London to Gstaad is quite a schlep so I found somewhere near Dijon to stay on the way down and the way back and booked those too and on the appointed day off we went with the roof up as it was an ‘oh-dark-hundred’ start.  Once we got to Folkestone, the roof came down and for the rest of the day’s drive it stayed down until we got to Gevrey-Chambertain and the Hotel Arts et Terroirs.  The hotel was quaint and comfortable but didn’t serve Dinner on a Sunday, so we walked into the town centre for a lovely meal at Chez Guy.

Monday morning after a lovely breakfast, we packed and set off towards Gstaad, making full use of the Sanef Tolling “Liber-t” tag e’d ordered in the UK and which allowed us to approach some péage toll booths at up to 30kph (the rest having to slow right down) and just drive through with no need to collect tickets or fumble for cards or cash.  Use this link to receive €5 off yours!

On arrival at the Hotel Gstaaderhof we drove into their underground car park and made our way to our lovely room with a hell of a view!

Hotel Gstaaderhof Balcony View

Hotel Gstaaderhof Balcony View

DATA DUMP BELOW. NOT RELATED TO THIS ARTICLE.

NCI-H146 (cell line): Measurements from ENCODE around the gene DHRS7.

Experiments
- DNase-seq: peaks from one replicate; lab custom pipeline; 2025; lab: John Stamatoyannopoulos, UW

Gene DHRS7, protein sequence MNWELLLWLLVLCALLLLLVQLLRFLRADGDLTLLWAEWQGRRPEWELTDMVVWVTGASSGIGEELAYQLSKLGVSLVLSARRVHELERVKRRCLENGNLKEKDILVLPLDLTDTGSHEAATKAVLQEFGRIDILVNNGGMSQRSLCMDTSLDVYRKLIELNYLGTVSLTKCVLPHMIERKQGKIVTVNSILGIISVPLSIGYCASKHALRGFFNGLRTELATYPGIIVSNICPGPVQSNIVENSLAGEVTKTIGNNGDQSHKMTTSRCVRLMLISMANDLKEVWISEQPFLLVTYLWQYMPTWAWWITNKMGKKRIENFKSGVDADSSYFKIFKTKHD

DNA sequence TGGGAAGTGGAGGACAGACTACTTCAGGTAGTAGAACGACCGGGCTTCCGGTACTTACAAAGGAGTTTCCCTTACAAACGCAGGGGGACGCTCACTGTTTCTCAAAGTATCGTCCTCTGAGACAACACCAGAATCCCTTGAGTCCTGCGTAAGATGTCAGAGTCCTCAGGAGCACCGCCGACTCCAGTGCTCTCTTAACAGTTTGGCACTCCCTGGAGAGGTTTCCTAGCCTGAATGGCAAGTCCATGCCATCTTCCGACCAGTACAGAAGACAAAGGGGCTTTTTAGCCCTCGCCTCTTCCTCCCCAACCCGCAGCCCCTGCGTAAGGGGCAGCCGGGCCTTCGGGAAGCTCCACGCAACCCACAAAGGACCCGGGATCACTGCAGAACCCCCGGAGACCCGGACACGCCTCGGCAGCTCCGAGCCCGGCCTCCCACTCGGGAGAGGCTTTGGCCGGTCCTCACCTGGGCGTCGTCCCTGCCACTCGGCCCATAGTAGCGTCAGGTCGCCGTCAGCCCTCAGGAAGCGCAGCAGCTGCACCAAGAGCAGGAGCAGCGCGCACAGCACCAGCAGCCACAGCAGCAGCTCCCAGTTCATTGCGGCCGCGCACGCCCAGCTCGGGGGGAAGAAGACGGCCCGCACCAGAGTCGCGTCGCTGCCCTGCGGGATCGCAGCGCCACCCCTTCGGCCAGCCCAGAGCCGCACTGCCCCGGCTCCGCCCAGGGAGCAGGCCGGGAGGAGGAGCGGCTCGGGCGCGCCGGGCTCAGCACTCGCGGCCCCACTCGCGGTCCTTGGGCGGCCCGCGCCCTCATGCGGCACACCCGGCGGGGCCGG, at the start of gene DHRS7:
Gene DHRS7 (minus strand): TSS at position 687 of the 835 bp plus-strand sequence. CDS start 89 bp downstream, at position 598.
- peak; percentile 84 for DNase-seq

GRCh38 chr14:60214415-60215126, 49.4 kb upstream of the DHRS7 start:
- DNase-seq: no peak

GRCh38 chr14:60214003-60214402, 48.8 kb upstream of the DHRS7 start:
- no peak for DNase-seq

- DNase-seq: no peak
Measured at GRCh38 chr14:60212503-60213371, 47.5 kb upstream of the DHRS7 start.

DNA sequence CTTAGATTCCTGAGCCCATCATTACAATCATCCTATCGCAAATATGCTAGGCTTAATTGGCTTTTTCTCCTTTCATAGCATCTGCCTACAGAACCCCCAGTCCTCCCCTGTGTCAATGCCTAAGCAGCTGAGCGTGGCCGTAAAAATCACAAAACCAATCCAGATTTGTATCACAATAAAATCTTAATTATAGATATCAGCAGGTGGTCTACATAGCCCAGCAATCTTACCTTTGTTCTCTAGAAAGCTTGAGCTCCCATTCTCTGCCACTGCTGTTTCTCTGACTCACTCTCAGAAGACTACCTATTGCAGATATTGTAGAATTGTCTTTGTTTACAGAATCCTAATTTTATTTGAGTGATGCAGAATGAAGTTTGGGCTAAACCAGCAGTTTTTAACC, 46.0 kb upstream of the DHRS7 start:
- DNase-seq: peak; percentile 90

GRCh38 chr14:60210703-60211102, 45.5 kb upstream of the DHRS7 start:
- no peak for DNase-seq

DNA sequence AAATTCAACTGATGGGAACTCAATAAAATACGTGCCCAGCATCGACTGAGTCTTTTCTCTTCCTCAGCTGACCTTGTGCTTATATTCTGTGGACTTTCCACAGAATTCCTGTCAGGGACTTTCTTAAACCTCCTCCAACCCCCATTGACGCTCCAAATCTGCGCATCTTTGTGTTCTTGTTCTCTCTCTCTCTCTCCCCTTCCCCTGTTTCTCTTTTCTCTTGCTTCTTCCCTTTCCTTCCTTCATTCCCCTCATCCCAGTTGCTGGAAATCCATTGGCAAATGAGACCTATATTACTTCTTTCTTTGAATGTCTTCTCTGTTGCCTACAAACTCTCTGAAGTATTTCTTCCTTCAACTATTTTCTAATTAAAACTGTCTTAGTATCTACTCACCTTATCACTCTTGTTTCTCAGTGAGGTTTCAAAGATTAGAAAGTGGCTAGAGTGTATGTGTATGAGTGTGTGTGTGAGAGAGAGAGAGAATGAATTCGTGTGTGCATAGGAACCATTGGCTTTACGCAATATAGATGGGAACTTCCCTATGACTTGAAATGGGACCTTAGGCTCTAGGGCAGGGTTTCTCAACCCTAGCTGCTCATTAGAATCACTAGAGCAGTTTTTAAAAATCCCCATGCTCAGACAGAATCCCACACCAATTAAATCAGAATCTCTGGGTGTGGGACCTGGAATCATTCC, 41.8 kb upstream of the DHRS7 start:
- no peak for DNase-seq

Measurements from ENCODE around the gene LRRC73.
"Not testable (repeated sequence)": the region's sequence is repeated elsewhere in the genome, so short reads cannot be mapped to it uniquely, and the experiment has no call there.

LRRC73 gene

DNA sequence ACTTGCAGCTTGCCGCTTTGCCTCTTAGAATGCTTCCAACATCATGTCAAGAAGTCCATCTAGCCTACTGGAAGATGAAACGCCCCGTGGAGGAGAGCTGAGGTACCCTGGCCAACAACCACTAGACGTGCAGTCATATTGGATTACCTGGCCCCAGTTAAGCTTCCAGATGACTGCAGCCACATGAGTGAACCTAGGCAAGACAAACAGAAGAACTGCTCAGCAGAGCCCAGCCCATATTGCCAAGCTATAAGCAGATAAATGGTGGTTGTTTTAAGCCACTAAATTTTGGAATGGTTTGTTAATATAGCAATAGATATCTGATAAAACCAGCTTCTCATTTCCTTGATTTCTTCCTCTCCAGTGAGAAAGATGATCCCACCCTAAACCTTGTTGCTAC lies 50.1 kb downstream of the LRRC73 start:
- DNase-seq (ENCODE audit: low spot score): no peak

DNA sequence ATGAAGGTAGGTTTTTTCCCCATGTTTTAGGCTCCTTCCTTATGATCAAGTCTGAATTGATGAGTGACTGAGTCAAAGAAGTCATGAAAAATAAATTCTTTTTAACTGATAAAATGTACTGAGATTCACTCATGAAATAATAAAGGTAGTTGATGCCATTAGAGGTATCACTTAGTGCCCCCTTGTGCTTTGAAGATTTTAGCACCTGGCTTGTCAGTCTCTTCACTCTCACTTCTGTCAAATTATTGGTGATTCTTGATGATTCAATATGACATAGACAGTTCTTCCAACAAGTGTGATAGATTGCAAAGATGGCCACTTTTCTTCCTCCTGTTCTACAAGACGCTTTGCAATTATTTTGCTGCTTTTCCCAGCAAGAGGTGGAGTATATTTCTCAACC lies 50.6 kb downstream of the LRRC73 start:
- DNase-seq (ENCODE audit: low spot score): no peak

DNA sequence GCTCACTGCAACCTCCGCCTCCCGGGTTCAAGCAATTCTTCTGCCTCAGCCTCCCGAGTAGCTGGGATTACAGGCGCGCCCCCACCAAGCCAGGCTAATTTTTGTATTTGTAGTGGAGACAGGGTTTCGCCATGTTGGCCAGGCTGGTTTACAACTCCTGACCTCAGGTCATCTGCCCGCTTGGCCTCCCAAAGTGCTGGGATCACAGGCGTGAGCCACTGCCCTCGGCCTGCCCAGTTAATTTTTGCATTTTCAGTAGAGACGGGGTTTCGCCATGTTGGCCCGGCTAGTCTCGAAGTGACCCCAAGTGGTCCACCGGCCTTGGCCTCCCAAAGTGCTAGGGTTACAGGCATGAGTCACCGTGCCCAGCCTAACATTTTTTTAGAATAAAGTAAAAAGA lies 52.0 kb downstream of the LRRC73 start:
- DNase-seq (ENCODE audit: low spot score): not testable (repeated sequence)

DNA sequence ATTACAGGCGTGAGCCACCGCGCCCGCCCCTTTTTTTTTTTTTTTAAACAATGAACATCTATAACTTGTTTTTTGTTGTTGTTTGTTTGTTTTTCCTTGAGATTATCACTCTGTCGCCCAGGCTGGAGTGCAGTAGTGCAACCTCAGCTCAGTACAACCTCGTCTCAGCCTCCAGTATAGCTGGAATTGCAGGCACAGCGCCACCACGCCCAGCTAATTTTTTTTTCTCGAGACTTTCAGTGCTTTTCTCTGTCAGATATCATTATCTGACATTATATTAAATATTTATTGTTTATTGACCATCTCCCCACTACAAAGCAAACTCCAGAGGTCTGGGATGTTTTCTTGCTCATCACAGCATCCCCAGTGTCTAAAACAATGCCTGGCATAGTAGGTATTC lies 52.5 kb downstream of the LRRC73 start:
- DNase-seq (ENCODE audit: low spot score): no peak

Tuesday saw us heading up the other side of the valley for a BBQ lunch laid on for us by the hotel which was a lovely gesture, followed by a rest day wandering around Gstaad. The plan was to go for a run in the late afternoon – I’d plotted out a couple of routes before we left – but a thunderstorm put paid to that.

Wednesday’s afternoon weather forecast was looking a little dodgy so after breakfast we borrowed a couple of mountain bikes from the hotel – at no charge! – and headed off for a shortish 20km ride:

Great fun!

Thursday was to be our drive up into the Alps with a plan to drive for a couple of hours to Innertkirchen and then start a figure of eight drive through the Five Passes. We hadn’t really left enough time for this and by the time we’d been stuck in some roadworks leading towards one of them, we decided that time wasn’t on our side, so we made do with just the Susken Pass, Furka Pass and Grimsel Pass.  Great fun, although the smell from the MX-5’s brakes showed we’d been pushing it quite hard…

Wave!

Wave!

Beautiful!

Beautiful!

Twisties

Twisties

Friday was another rest day. Well … if you count riding 42½km on mountain bikes as rest! But the day started with an invitation up to the top of the Höhi Wispily for breakfast cooked by our hotel’s owners. Fabulous views and a lovely breakfast.

Cheese!

Cheese!

Berghaus Wispile

Berghaus Wispile